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Add an extra 60 minutes to your travel time
and you will find beautiful seascapes and plentiful hospitality in Wakura Onsen.

Spend the night in a ryokan
to enjoy Japanese hospitality.

You might think that Japanese people are obsessed with onsen hot springs. Yes, it’s true. There are many onsen spas in Japan and the most well-known around Kanazawa is Wakura Onsen.
Located in the central part of Noto Peninsula facing Nanao Bay, Wakura Onsen has more than 1,200 years of history. It has been a popular onsen-trip destination for families, friends, and domestic tour groups since early times. Ms. Saeko Tada, the okami-san who operates Tadaya Ryokan, told us that along with their hospitality, Noto Peninsula was also home to a rich culture.

kghs_21.jpgSaeko Tada / Tadaya Ryokan

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Like at other onsen spas in Japan, ryokan inns have developed in the Noto area, adding to Japan’s unique onsen culture.
Most ryokan guest rooms maintain classic Japanese style, with tatami flooring, fusuma sliding doors, shoji screens, a tokonoma alcove, and futon bedding. Furnishings are rotated according to the season to ensure the guests of a comfortable stay. Ryokan are something of an attraction unto themselves, especially for foreigners.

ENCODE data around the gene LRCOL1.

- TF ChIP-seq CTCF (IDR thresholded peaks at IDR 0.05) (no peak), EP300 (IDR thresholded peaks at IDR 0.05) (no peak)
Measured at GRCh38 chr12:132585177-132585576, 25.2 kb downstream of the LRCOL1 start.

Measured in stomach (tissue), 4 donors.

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Ryokans typically provide yukata for their guests. Many guests choose to stay at the ryokan most of the day enjoying the onsen and included meals, but you can go for a walk in the neighborhood wearing a yukata with a pair of traditional Japanese geta / setta sandals if you like.
kghs_22.jpgYukata and Japanease setta sandals Ryokan’s public onsen facilities may be indoors, outdoors, or both. Some have private onsen you can rent for an hour or two. Expensive rooms may be provided with a private outdoor bath so that you can feel soothing ocean breezes.
We are sure you have already mastered the rules and customs of taking a public bath. Let’s enjoy the Japanese onsen experience!

Great food and sake experience in a ryokan is something you will never forget.

Another attraction of onsen spas is a great food experience.

Noto Peninsula is bordered by a rough outer sea and calm inner sea, which means a wide variety of fish are caught and landed throughout the year. There is a fishing port in the immediate vicinity of Wakura Onsen. Moreover, the fertile soil of Noto makes it an important agricultural region.

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Thanks to such rich natural bounty, each ryokan in Wakura Onsen will regale their guests with an outstanding gourmet experience. These establishments typically serve elaborate kaiseki cuisine. Known for its meticulous preparation and beautiful presentation, this kind of cuisine showcases the freshest and finest local ingredients.
For beverages, the local sakes of Noto are not to be missed. Ishikawa Prefecture, with its cold winters and heavy snowfall, is perfectly suited to sake brewing and is said to be one of the leading sake regions in Japan. Sake brewing is overseen by a chief brewer known as toji, and the toji from Noto are famous throughout the country for their highly developed skills.
There are many established sake breweries in Noto. Ryokan in Wakura Onsen serve local sake that perfectly accompanies their dishes.


Tips for Day Trips

Even if you aren’t able to manage spending the night at Wakura Onsen, a day trip from Kanazawa can easily be organized and is enjoyable enough. The following are some tips:

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Take a Soyu Public bath [総湯]